You can imagine spending 7 or 14 days aboard the Oceania Marina, can't you? Just in case you're in two minds about it - consider this: NO CHILDREN. Well, not "no children", not really. Oceania tends to cater more for sophisticated adults. They try to create a quiet environment, free from loud music, frequent announcements, and screaming-running-playing-crying children. While they don't mind having kids aboard, they don't offer special entertainment or facilities for kids. And given that they don't have many kids as passengers the kids that do find themselves tagging along with their parents are normally the quiet and reserved kinds - you know, like the adorable Evan Taylor that Freddie Highmore played in the 2007 film August Rush. :)

Holiday in luxury with Oceania

Holiday in luxury
"The staff are the best" were the first words I heard from a passenger as our little tour group walked past him on the pool deck of the Oceania Marina, a luxurious mid-sized cruise ship docked in Table Bay this past weekend.

Cruises International invited us to take a tour of the mid-sized-yet-enormous vessel on Friday evening. I'd never actually been aboard a luxury liner before, and if you have, I'm sure you can imagine the awe and near-disbelief that we felt while wandering its decks.

For those of you who haven't yet had the pleasure to see a luxury liner in person: imagine the most elegant hotel you know of, combine that with the a few of the most up-market restaurants you've seen, place those on a bed of floating iron and add a splash of the most considerate staff you can imagine - and voila, you have the Oceania Marina.

I'll show you a few more photos and tell you a little more about cruising aboard Oceania's ships, but let me leave you with that opening quote: "The staff are the best". That has to say something about the experience one should expect aboard the Marina. :)

Table Mountain
Swimming Pool
Pool Deck
Signal Hill

Ships in the night and a little speck of light

Ships in the night and a little speck of light
What's pretty cool about this photo (except that I find the ship's lights and their reflections quite pretty) is that if you look really closely you'll see a silhouette of Table Mountain in the background. See it? Then, if you take a close look in the top right quarter of the photo you'll see a little white light. See it? Yup, that's the cable station, way up top of the mountain!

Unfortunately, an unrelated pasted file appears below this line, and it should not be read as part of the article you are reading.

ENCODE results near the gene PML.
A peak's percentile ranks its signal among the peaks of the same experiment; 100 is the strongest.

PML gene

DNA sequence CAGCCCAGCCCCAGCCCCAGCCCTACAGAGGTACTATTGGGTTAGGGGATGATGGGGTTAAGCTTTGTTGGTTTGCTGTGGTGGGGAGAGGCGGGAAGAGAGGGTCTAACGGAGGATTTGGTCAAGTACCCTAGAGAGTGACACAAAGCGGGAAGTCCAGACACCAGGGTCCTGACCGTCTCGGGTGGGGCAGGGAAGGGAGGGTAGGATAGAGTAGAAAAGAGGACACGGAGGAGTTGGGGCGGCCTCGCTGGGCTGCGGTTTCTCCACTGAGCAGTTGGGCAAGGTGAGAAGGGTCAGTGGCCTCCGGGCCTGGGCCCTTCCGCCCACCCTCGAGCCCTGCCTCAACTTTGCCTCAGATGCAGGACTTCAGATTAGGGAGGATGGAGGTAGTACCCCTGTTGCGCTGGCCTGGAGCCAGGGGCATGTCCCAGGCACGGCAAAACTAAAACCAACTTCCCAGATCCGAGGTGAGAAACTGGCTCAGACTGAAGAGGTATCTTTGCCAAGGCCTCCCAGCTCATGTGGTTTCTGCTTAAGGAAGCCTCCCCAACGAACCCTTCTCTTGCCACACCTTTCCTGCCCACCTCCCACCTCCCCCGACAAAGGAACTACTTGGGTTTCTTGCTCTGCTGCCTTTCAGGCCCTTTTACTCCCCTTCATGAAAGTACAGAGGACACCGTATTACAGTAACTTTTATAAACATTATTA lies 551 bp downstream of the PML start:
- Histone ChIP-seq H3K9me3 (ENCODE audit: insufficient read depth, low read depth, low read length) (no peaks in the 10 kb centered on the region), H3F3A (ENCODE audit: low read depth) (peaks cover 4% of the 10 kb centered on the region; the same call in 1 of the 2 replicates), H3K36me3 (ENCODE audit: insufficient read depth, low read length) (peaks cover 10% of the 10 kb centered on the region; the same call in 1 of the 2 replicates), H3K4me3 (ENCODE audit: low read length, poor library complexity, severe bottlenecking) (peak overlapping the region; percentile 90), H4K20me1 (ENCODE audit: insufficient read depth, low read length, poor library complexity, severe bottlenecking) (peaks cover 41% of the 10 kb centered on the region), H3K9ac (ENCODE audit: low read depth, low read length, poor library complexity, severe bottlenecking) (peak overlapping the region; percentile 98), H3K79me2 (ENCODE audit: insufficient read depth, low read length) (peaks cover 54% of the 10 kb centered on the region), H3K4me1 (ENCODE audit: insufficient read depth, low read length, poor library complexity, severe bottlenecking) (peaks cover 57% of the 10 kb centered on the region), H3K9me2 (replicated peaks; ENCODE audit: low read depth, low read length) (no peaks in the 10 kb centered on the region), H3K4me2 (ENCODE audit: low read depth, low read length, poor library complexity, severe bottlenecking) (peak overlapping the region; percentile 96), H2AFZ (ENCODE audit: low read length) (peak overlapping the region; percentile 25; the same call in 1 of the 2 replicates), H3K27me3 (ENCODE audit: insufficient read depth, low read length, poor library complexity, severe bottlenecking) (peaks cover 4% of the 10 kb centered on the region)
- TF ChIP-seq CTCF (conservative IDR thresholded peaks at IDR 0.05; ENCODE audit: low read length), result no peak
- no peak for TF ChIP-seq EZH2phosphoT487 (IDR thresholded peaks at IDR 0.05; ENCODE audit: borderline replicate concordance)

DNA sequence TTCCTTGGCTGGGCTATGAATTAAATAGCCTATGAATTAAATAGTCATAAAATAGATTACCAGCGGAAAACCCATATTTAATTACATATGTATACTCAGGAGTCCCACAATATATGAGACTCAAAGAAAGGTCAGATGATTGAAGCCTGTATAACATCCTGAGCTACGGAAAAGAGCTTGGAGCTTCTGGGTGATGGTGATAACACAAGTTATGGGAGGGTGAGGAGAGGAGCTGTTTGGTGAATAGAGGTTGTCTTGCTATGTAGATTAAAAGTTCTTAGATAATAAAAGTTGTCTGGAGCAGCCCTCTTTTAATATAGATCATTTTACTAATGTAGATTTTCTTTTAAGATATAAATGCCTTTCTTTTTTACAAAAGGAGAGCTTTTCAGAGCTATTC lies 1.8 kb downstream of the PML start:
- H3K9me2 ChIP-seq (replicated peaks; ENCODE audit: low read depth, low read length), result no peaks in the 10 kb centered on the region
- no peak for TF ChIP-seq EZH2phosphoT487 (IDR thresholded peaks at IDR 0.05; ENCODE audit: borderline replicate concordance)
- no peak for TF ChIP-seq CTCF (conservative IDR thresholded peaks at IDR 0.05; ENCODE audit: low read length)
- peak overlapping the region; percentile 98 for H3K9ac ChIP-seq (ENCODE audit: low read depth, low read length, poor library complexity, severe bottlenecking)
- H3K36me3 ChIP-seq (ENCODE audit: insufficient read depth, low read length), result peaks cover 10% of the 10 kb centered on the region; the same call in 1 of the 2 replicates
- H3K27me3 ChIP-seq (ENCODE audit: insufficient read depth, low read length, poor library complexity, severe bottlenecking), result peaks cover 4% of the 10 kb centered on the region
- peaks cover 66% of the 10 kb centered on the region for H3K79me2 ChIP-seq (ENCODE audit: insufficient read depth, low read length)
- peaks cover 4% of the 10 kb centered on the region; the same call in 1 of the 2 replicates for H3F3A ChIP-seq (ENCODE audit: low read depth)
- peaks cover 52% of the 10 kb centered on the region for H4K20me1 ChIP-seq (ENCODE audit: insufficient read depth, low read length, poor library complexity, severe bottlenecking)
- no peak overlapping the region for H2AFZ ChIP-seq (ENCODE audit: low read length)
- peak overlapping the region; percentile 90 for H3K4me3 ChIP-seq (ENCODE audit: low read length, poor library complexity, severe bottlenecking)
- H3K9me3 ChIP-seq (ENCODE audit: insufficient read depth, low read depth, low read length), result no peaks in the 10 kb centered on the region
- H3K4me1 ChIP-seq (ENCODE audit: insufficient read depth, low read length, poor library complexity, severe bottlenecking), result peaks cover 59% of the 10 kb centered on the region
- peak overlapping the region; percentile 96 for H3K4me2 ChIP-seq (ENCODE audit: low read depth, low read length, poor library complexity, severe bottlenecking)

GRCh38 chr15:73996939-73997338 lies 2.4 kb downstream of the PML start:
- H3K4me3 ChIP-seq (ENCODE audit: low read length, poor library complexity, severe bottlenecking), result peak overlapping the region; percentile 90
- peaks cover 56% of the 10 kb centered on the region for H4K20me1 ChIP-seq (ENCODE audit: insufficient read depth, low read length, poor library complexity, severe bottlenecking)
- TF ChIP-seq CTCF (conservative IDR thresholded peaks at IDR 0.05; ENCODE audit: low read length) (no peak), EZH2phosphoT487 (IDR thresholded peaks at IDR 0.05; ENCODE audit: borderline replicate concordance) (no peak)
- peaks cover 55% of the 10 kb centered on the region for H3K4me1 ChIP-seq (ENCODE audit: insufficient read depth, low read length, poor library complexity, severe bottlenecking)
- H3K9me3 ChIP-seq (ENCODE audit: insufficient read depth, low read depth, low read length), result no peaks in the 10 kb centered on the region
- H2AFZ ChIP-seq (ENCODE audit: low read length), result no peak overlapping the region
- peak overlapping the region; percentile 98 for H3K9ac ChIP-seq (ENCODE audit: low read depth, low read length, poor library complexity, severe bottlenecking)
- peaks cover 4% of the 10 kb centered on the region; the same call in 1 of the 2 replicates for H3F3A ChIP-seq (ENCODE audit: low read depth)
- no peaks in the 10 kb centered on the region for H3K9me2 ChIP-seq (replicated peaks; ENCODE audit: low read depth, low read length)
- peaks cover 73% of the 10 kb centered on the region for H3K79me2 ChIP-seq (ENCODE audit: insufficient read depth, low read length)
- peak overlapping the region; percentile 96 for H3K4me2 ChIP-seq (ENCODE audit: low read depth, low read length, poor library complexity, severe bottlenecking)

I couldn't actually see the light when I took the shot, but the 5 second exposure time on this photo was enough to burn the little white speck into the image. :)

The British Navy in Table Bay harbour

The British Navy in Table Bay harbour
I'm not sure of its name, but what I do know is that this ship, moored outside of the Table Bay hotel at the V&A Waterfront, belongs to the British Navy. I couldn't see a name on her side, nor were those entering the access-control area willing to speak of her. Perhaps they're on a super-secret mission!

For some reason ships have such beautiful lines in photos - which I'd argue is why in English we refer to them in the feminine. ;)

The Bourbon Clear – a transport ship

The Bourbon Clear - a transport ship
The Bourbon Clear is a transport vessel, currently used to move cargo to and from oil rigs. Despite her name, I'm guessing that her main cargo doesn't comprise bottles of Jack Daniels. ;)

The front of the ship is absolutely huge, in comparison with the rear, which looks more like a flatbed lorry. For another perspective, take a look at this photo of a sister ship, the Bourbon Front.

Longline fishing boat

Longline fishing boat
The vessel in this photo, known by name Sulaiman, is a longline fishing boat. Longline fishing is a fishing technique, often used to catch tuna and swordfish, that relies on a single long fishing line that has hundreds (even thousands) of smaller lengths of baited hook lines attached. Not a very nice thought, now is it?

Ocean cables and cable ships

Ocean cables
Have you ever wondered how telecommunication cables that connect continents get laid on the sea bed? The CS Chamarel, and other cable ships like her, are built for purpose with large cable sheaves (which guide the cable into the ocean) extending over the ship's bow. Cool heh?

You may find it interesting to read a little more about the history of cables ships and the laying of the first transatlantic cable here.

The World vs. the Southern Cross

The World vs. the Southern Cross
It's really a no-brainer, the Southern Cross wins hands-down. Who would want to sail around the world aboard The World anyway?!

Okay, I'm kidding, and so I'll just put it out there that if someone has a cabin aboard The World that they'd like to entrust to us for a while, I sure wouldn't turn it down. :)

The World – the largest privately-owned yacht

The World - the largest privately-owned yacht
The World, currently moored outside of the Table Bay hotel, is reportedly the largest privately-owned luxury yacht. She has only 165 cabins that are privately-owned - which means that you can't just go to a travel agent to book a trip.

Assuming that you have the cash, and the time to spend doing pretty much nothing at all, wouldn't it be awesome to own a cabin aboard this beauty?